Jumping into Surgeon Simulator for the first time can be a little daunting. The tools available to you and what they do, instructions for performing each operation and the order in which to remove the organs, and then what to do with them once they are liberated, are all questions that you must work out through trial and error, with no explanation other than your main objective given. At first this struck me as odd, but then I realised it was both a bold and brave move on behalf of the developers. This simple lack of explanation made me realise how much we now rely upon tutorials and simple set pieces designed to spoon feed us as gamers into understanding the controls and set up to each game. The minute you start to have fun is the minute you throw all your dreams of becoming a super surgeon out the window, and after an hour you will be guaranteed to be thundering through each operation with about as much finesse as an elephant at the ballet. Kudos must go to bossa for doing this, as it forces you to experiment with the various items and tools at your disposal, and pretty quickly all preconceptions of becoming the greatest surgeon the world has ever seen are forgotten. Instead, you take the game for what it is and immediately start to have fun as a result – what happens if I use this hammer (yes, hammer) here? What does this injection do? All explanations are gone, and allowing you to experiment and play in order to better understand the mechanics of the game is a stroke of genius.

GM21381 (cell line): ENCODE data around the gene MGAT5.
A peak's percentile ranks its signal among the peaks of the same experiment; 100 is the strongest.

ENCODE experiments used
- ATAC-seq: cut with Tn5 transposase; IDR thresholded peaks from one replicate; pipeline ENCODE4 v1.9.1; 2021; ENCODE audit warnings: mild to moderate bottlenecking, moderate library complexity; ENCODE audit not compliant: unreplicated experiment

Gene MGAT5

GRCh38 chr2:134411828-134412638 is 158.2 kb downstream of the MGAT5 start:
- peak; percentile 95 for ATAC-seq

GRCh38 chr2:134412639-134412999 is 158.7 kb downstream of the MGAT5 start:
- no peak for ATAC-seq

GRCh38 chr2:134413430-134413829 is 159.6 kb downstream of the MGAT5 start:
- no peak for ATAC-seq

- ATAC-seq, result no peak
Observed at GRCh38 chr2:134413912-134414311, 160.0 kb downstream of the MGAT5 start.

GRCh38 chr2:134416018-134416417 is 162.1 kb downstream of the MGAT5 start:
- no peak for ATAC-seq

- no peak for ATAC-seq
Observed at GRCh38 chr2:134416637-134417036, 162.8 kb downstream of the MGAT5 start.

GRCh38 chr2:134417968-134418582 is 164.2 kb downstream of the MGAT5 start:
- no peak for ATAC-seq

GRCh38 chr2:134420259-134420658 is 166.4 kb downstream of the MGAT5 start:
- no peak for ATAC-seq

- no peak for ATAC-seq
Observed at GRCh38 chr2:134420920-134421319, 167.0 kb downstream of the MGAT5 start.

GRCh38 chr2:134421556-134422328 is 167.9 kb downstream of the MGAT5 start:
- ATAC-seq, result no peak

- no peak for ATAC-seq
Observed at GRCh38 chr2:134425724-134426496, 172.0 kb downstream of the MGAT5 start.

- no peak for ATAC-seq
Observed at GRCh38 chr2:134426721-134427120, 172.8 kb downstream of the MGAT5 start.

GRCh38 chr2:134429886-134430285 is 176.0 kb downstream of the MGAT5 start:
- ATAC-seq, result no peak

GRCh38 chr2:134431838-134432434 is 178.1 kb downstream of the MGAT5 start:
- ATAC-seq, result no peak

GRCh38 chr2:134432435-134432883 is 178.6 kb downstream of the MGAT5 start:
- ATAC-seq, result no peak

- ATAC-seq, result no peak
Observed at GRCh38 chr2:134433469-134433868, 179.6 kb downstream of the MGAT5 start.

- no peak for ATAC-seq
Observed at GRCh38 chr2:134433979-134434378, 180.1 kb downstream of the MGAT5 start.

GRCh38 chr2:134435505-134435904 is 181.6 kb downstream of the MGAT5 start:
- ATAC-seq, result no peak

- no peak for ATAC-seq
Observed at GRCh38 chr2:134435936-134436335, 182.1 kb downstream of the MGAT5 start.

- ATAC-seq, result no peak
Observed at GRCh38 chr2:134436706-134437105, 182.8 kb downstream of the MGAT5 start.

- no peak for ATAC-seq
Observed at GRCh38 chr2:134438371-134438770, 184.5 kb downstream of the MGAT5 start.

As I have already said Surgeon Simulator is difficult, it is a game that needs time and patience to master. Picking up items and then using them in such a way that they snip and cut just the right part of the patient can be awkward, and the controls are hindered sometimes by the camera angle, with the hand you control often blocking the item you want to pick up, or the organ you are currently trying to remove from your patient’s chest cavity. There is the option to move the arm should you have a PlayStation camera, but as I do not, this is a feature I have been unable to make use of. Co-op play is also available, should you have a spare controller and a friend who you trust enough to aid you get Bob on the road to recovery. This is a lot of fun, provided you both don’t take it too seriously. Having made that mistake in my quest to beat my previous time for the heart transplant I very nearly went from surgeon to patient in a matter of seconds, however I don’t think PS4 controller removal is an operation that the game itself offers.
Surgeon Simulator Anniversary Edition is an addictive and fun game. Not for those that balk at the sight of blood (however virtual) or those who have little patience, Surgeon Simulator is a modern take on the classic board game Operation, but with gorier details and next gen graphics. Easy to pick up but tricky to master, Surgeon Simulator is as impressive as it is frustrating, and with Morpheus support currently in development, this may just be one of the first in a wave of indie games to make the move from PC to PS4 in the coming months.